PNG church leader supports removal of carved images from Parliament | Pacific Beat

PNG church leader supports removal of carved images from Parliament

PNG church leader supports removal of carved images from Parliament

Updated 16 December 2013, 18:30 AEDT

An evangelical church leader in Papua New Guinea says people will in time realise that the Speaker of Parliament was right to remove carved wooden heads at the tops of totem poles from Parliament House.

Speaker Theo Zurenoc has come under sustained criticism since taking the actions, to cleanse Parliament of what he says or evil spiritual influences. Reverend Joseph Walters, a prominent evangelical church leader in Papua New Guinea, says the Speaker did the right thing, and there are many people who support what he did.

Presenter: Bruce Hill

Reverend Joseph Walters, evangelical church leader in Papua New Guinea

WALTERS: Papua New Guinea has basically originated from an animistic society and a lot of ancestral worship and those things that we used to pay homage and respect to were unmystically, paganistically-based and that's where our argument is that carvings and statutes and other stuff that people with their hands actually have connotations and connections through the spirit world that are just as painful.

If you take a closer look of this big totem pole inside and the faces that have been carved, you will be surprised to find that they don't really resemble any Papua New Guinea face. They're faces are of Egyptian gods, they're faces of Mongoloids, the face of the Buddha, the faces of the Mongoloids, Maori like kind of appearance. So those are the face on that pole that I think the top part of the lintel.

HILL: Do you believe these carved images on the lintel of Parliament House and in the totem poles really represent that, because everyone else seems to say, no, there's just carvings representing the different peoples of Papua New Guinea. There's nothing theologically bad about them?

WALTERS: We believe they have connections to the spirit world and a lot of things have been present in the parliament and it has affected the parliament, our decisiomaking, have some direct link through the presence of these carved images from different parts of the country, especially from the Sepik and Kumbai origin where there's a lot of activity of the spirit things, witchcraft, all those things are very much connected and linked through the carvings and other things that are all inter-relatable.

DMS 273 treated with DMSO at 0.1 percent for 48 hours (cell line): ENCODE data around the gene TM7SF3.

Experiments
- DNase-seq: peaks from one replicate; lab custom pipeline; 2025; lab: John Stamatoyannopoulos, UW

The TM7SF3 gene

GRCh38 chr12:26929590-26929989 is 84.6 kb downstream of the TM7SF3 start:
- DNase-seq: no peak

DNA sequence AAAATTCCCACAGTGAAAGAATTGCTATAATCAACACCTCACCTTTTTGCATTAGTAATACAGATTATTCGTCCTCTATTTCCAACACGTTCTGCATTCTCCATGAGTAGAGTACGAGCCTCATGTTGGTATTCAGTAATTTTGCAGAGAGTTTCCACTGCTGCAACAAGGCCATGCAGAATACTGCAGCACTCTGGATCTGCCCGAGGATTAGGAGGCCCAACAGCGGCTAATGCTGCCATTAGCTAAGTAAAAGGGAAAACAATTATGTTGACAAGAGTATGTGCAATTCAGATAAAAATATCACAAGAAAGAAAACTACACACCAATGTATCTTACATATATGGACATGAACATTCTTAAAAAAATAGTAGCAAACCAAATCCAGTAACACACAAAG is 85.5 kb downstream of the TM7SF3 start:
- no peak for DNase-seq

HILL: So there are a large number of Christian leaders, such as yourself, who wanted the Speaker to do this. He didn't do this by himself did he. There were many people saying that he should do this?

WALTERS: There have been for many years now Bruce, and it hasn't come out very clear. A lot of people, including parliamentarians who have asked for the removal of these things, because it does not truly represent Papua New Guinea. They're just from one or two provinces that as you know that are steeped in much of this what we call, things of the dark ages, or dark people. And so the removal of these things, even can boost the tide. The tide will actually turn in favour of the Speaker support and I'm talking with the pastor who is part of the more evangelical and pentecostal groupings, which make out about half of the groupings probability in this country. They'll be a lot of support in favour of the Speaker going ahead with what has happened, because we believe that is a link to the spirit world that's been affecting our members of parliament over the years and in turn, has affected our country in many, many ways.

HILL: But what gives you and the Speaker and other people who have these beliefs about these carvings, what gives you the right to do this though against the wishes of everybody else?

WALTERS: We as pastors, church leaders, we feel duty bound by the Almighty God to take some actions in that regard, to see our nation change and the affect and impacts of a lot of undesirable things like corruption and a lot of things that's going on in our country could be the result of the facts of this case been present in the Parliament House.

HILL: Many people have many strong beliefs Reverend, but they don't necessarily act on them against the wishes of everybody else in the country. That's the question I'm asking. Can you really get away with doing something like this, despite the fact that nobody wants you to?

WALTERS: Yeah, it's very hard to explain, Bruce, because we believe that these spiritual things and have got that spiritualthing explained and a lot of people who don't understand things, of course. We will try to reason and rationalise intellectually.

HILL: My understanding of idolatry is that it's attributing power to things of wood and stone, things made by man. That kind of sounds like what you're doing, though. You're the one whose saying these things, these created things of wood and stone have power?

WALTERS: No, they do not have power. They actually stand there, but they represent an unseen force of power that connects to these carvings or statues or whatever they are and so when these things are put up, what's happening is they draw a thread, something of their kind towards them and whoever comes into that area where they are, actually come under their spell or effects or powers that can actually affect them.

HILL: Do you think that public opinion will turn around and eventually come to support the Speaker's actions in removing these images?

WALTERS: Most definitely Bruce. I believe that and once the population of Papua New Guinea and those outside get a balanced understanding of what's going on, the support for the Speaker will turn.


Bruce Hill

Bruce Hill


Bruce is one of the Pacific’s most experienced journalists with nearly 20 years covering the region and has won several international awards.

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